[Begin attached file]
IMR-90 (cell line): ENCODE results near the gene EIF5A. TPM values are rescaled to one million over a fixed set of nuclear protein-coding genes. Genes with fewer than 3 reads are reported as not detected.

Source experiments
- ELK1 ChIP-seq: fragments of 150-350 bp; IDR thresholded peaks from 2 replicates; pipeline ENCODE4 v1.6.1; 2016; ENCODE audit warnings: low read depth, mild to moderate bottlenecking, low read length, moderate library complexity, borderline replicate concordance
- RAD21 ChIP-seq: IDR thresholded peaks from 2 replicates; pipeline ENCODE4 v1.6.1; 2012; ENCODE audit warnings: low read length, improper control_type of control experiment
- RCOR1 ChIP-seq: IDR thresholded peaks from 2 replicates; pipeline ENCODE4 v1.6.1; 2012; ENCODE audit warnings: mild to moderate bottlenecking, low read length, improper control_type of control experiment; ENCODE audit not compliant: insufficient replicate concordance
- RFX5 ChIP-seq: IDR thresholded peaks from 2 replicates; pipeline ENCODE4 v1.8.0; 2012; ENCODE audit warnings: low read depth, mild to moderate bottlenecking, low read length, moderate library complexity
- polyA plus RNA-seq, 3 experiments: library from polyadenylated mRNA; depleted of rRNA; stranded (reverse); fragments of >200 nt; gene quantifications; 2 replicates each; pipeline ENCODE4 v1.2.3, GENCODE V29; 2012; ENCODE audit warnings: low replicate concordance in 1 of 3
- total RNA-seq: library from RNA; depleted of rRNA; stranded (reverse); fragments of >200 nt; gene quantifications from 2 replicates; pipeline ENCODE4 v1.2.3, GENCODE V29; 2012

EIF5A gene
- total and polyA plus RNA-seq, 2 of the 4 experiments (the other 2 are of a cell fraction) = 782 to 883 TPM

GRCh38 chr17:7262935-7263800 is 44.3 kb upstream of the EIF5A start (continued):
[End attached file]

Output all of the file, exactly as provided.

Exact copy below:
IMR-90 (cell line): ENCODE results near the gene EIF5A. TPM values are rescaled to one million over a fixed set of nuclear protein-coding genes. Genes with fewer than 3 reads are reported as not detected.

Source experiments
- ELK1 ChIP-seq: fragments of 150-350 bp; IDR thresholded peaks from 2 replicates; pipeline ENCODE4 v1.6.1; 2016; ENCODE audit warnings: low read depth, mild to moderate bottlenecking, low read length, moderate library complexity, borderline replicate concordance
- RAD21 ChIP-seq: IDR thresholded peaks from 2 replicates; pipeline ENCODE4 v1.6.1; 2012; ENCODE audit warnings: low read length, improper control_type of control experiment
- RCOR1 ChIP-seq: IDR thresholded peaks from 2 replicates; pipeline ENCODE4 v1.6.1; 2012; ENCODE audit warnings: mild to moderate bottlenecking, low read length, improper control_type of control experiment; ENCODE audit not compliant: insufficient replicate concordance
- RFX5 ChIP-seq: IDR thresholded peaks from 2 replicates; pipeline ENCODE4 v1.8.0; 2012; ENCODE audit warnings: low read depth, mild to moderate bottlenecking, low read length, moderate library complexity
- polyA plus RNA-seq, 3 experiments: library from polyadenylated mRNA; depleted of rRNA; stranded (reverse); fragments of >200 nt; gene quantifications; 2 replicates each; pipeline ENCODE4 v1.2.3, GENCODE V29; 2012; ENCODE audit warnings: low replicate concordance in 1 of 3
- total RNA-seq: library from RNA; depleted of rRNA; stranded (reverse); fragments of >200 nt; gene quantifications from 2 replicates; pipeline ENCODE4 v1.2.3, GENCODE V29; 2012

EIF5A gene
- total and polyA plus RNA-seq, 2 of the 4 experiments (the other 2 are of a cell fraction) = 782 to 883 TPM

GRCh38 chr17:7262935-7263800 is 44.3 kb upstream of the EIF5A start (continued):